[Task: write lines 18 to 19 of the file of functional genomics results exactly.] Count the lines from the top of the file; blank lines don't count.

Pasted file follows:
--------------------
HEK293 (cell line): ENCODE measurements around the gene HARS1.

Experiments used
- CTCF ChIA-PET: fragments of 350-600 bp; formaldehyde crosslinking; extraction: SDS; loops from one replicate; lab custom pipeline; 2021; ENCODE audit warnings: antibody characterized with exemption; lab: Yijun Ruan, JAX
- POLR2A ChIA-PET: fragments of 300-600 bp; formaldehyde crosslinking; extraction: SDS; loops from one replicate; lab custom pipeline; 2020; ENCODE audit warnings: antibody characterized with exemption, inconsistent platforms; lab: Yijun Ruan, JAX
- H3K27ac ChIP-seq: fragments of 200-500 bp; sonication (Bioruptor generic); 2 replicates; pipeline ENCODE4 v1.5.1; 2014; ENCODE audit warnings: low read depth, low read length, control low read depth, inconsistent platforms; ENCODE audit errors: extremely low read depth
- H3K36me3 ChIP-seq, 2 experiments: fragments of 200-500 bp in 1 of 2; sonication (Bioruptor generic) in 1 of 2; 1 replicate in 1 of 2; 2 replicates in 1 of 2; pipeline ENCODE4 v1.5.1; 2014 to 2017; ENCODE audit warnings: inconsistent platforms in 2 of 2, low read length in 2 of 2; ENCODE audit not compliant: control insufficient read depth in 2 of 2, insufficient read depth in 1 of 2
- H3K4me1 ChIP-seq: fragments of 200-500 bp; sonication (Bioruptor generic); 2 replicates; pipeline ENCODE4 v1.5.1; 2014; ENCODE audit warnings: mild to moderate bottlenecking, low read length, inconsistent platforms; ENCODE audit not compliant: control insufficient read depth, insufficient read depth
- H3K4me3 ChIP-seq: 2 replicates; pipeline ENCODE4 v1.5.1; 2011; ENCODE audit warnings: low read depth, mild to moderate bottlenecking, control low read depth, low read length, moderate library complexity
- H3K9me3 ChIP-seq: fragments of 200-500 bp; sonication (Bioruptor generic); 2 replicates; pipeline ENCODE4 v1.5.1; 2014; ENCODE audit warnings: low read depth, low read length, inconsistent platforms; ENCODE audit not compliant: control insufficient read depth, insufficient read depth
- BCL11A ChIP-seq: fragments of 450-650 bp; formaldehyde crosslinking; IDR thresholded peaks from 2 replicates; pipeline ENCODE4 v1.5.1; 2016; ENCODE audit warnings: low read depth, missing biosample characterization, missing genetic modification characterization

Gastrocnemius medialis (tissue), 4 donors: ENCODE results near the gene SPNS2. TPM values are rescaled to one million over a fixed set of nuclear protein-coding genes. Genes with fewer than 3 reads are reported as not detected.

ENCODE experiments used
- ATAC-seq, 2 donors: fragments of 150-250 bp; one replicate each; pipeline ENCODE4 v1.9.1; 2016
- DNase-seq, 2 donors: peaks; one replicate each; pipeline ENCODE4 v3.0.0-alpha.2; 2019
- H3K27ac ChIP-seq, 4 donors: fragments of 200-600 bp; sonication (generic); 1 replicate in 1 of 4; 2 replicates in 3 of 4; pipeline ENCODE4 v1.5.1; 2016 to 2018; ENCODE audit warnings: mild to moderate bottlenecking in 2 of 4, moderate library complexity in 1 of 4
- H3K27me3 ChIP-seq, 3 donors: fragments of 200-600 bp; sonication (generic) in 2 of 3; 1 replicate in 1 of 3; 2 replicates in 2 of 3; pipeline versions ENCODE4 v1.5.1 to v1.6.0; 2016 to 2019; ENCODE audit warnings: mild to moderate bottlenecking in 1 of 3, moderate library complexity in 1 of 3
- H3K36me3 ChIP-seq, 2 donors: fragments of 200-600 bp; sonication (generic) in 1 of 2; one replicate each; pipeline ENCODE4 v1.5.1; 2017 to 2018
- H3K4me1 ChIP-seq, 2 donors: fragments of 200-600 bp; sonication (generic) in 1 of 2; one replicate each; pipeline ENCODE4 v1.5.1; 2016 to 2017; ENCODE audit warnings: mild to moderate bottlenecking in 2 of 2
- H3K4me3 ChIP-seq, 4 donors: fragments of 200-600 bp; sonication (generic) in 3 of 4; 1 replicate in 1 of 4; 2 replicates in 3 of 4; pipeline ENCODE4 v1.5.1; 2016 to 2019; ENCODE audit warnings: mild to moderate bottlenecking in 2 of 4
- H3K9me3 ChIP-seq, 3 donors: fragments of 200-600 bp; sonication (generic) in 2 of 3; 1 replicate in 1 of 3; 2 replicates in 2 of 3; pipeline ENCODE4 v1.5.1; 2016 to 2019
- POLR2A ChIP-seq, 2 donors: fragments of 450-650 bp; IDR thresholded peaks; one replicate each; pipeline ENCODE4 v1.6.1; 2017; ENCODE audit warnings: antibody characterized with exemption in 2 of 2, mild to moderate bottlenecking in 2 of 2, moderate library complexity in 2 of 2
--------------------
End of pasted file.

- H3K4me1 ChIP-seq, 2 donors: fragments of 200-600 bp; sonication (generic) in 1 of 2; one replicate each; pipeline ENCODE4 v1.5.1; 2016 to 2017; ENCODE audit warnings: mild to moderate bottlenecking in 2 of 2
- H3K4me3 ChIP-seq, 4 donors: fragments of 200-600 bp; sonication (generic) in 3 of 4; 1 replicate in 1 of 4; 2 replicates in 3 of 4; pipeline ENCODE4 v1.5.1; 2016 to 2019; ENCODE audit warnings: mild to moderate bottlenecking in 2 of 4